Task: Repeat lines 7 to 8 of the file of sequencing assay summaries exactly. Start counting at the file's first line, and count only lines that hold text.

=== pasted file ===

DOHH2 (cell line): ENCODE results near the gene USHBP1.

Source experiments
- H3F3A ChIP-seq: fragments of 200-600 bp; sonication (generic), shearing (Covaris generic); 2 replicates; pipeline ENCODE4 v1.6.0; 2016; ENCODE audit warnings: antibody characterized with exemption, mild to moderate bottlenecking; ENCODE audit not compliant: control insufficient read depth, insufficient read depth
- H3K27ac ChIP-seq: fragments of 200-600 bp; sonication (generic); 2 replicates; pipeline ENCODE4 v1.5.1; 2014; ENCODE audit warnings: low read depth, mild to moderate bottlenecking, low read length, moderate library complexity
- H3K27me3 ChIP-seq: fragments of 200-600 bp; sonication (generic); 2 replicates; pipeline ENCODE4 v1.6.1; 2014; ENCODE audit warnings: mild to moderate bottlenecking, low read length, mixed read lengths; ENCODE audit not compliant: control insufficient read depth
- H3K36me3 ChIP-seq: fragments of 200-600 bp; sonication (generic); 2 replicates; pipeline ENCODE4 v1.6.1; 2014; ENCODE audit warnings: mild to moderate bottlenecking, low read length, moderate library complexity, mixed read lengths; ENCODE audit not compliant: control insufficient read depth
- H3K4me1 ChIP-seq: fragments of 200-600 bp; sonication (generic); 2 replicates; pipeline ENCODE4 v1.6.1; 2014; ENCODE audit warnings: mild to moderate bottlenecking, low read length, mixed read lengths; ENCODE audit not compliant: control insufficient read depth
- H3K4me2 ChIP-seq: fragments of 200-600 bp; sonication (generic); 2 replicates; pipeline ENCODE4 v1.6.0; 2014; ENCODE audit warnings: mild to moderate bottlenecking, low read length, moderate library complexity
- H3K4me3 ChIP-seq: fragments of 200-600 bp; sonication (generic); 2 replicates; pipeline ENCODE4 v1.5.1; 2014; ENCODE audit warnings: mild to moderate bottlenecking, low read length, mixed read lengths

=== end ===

- H3K4me1 ChIP-seq: fragments of 200-600 bp; sonication (generic); 2 replicates; pipeline ENCODE4 v1.6.1; 2014; ENCODE audit warnings: mild to moderate bottlenecking, low read length, mixed read lengths; ENCODE audit not compliant: control insufficient read depth
- H3K4me2 ChIP-seq: fragments of 200-600 bp; sonication (generic); 2 replicates; pipeline ENCODE4 v1.6.0; 2014; ENCODE audit warnings: mild to moderate bottlenecking, low read length, moderate library complexity